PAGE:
by Dr. Randy White | July 9, 2023

The Problems with Christian Chronology

Over the years I’ve become more convinced that we have a problem in “Christian” chronology. I call it Christian rather than Biblical because it is the “Christian consensus” and not the Biblical record. Surprisingly, the two are often wildly divergent. Even more surprisingly, the Scripture very often plays “second fiddle” to the secular dates of “Christian” chronology.

Problem 1: Assuming the Bible to be in Error

The most common Old Testament dates, such as the building of Solomon’s Temple and the destruction of Jerusalem by Babylon, are out of sync with literalist Biblical chronologies. These dates themselves come from secular, non-Biblical sources. Why do we assume the Bible to be in error by continuing to adopt these dates? This has led to some students of the Bible being dismissive of the precision of Biblical chronology and assuming that the Bible is filled with chronological errors.

However, I am convinced that what may appear to be errors are actually different points of calculation. These differences add to, rather than detract from, the evidences of verbal, plenary inspiration of the Scriptures. I contend that the numbers and dates of the Bible are as true and inspired as the remainder of the Scriptures, and that the Bible must be our sole source of authority, even in chronology.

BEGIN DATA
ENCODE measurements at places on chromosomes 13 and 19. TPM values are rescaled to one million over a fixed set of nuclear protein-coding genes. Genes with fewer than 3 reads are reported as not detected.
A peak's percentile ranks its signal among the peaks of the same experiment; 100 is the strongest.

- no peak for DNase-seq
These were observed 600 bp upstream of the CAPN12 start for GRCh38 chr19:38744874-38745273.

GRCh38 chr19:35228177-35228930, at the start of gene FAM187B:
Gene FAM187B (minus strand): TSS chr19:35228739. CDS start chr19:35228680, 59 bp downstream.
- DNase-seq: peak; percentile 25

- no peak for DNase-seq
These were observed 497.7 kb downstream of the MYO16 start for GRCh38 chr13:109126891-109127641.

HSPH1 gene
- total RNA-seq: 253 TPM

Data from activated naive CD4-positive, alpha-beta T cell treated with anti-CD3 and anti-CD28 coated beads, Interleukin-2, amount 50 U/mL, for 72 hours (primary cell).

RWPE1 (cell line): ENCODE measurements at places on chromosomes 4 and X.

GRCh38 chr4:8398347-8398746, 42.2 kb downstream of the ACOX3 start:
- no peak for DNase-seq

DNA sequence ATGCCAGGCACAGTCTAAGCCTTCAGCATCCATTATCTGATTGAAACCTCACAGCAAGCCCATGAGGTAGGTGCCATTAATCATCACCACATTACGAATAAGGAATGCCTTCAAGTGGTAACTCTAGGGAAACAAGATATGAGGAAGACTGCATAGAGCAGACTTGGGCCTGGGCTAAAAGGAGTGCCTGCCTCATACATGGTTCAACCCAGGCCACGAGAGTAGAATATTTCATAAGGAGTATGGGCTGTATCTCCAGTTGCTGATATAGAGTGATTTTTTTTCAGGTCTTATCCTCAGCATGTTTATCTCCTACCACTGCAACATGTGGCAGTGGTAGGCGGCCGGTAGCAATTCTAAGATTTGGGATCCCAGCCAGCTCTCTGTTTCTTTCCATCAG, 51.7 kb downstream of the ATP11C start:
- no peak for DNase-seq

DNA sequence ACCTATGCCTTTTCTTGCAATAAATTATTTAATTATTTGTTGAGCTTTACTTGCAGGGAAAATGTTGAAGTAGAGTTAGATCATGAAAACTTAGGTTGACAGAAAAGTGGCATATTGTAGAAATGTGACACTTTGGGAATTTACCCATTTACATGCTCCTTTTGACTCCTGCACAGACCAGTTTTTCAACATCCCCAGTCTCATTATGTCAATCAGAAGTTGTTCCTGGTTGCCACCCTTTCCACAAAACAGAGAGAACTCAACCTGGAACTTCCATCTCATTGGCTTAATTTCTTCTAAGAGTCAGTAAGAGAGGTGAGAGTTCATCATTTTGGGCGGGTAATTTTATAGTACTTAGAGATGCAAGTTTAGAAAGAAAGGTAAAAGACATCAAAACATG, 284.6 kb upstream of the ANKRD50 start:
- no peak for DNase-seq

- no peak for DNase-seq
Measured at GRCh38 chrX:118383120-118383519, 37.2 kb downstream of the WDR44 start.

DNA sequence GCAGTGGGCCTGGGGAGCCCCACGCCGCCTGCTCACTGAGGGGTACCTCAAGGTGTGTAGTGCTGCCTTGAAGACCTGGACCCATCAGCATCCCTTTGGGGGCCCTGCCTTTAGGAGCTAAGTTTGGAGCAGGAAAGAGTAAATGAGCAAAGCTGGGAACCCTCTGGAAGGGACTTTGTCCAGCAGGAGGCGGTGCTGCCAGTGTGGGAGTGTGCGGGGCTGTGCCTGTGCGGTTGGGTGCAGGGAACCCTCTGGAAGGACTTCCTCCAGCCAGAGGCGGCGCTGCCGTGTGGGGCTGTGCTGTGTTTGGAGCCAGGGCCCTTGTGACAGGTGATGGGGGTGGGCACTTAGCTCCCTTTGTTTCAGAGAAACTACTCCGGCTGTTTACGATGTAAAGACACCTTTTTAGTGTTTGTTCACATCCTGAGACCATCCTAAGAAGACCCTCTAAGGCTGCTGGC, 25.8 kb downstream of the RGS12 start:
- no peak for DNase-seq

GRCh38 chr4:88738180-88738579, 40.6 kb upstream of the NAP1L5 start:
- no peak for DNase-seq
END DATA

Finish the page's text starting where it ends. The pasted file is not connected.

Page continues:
For instance, 1 Kings 6:1 mentions 480 years from the Exodus to the Temple, but Acts 13:17-22 requires 573 years, a difference of 93 years. We can either dismiss this inconsistency or search the Scriptures for truth. When we examine the 450-year period of the Judges closely, we find that there were exactly 93 years in which Israel was out of favor with God. Therefore, we can build a “lo-ammi” (not a people) concept of chronology and see that in the Hebrew Scriptures, God only counted years in which He and Israel were in alignment.

Problem 2: Assuming a Lunar Calendar

It is often taken for granted that the Hebrew people used a 360-day lunar calendar, with many Christian chronological arguments built on this assumption. However, there are reasons to question this. For starters, the number 360 is a rounded figure; an actual lunar calendar is about 354 days long. This discrepancy of approximately 11 days compared to a 365-day solar calendar might seem small, but over the course of years, it adds up.

To put this into perspective, consider the 40-year wilderness period in the Bible. If the Hebrew people were strictly using a lunar calendar, the Passover—a spring feast—would have gradually shifted seasons. It would have become a winter, fall, and summer feast before returning to spring by the end of the 40-year period.

This provides a strong argument for the necessity of some form of solar year for accurate biblical chronology. We must be mindful of these details when engaging in chronological study of the Bible. The concept of a “360-day prophetic year” may be an oversimplification that results in inaccuracies.

The Prevalence of the Problem

An instructive example of the problem can be seen when studying Daniel 9:24-27. In this passage, Daniel prophesies a period of 70 “weeks”, which—following the commonly accepted interpretation of each “week” representing seven years—amounts to 490 years. The prophecy is broken down into periods of 7 weeks (49 years), 62 weeks (434 years), and 1 week (7 years). According to the prophecy, the Messiah is to be “cut off” after the combined period of the 7 and 62 weeks (483 years). This timeframe is often used to calculate the date of Jesus’ death.